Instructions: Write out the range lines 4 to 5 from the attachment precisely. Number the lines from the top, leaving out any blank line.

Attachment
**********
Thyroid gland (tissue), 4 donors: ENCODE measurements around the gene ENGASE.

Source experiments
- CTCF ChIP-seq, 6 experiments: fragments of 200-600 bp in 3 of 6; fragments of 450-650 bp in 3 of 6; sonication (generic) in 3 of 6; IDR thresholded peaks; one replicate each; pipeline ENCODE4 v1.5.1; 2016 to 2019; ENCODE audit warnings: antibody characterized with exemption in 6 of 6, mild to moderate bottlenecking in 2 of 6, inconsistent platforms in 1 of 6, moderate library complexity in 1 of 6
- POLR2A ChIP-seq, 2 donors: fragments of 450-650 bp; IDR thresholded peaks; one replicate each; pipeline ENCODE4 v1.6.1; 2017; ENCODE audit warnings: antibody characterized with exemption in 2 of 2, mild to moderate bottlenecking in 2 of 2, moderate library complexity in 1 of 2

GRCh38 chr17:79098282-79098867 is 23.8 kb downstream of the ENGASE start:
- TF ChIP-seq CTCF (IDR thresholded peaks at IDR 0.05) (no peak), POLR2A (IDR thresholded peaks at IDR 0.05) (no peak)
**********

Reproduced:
- POLR2A ChIP-seq, 2 donors: fragments of 450-650 bp; IDR thresholded peaks; one replicate each; pipeline ENCODE4 v1.6.1; 2017; ENCODE audit warnings: antibody characterized with exemption in 2 of 2, mild to moderate bottlenecking in 2 of 2, moderate library complexity in 1 of 2

GRCh38 chr17:79098282-79098867 is 23.8 kb downstream of the ENGASE start: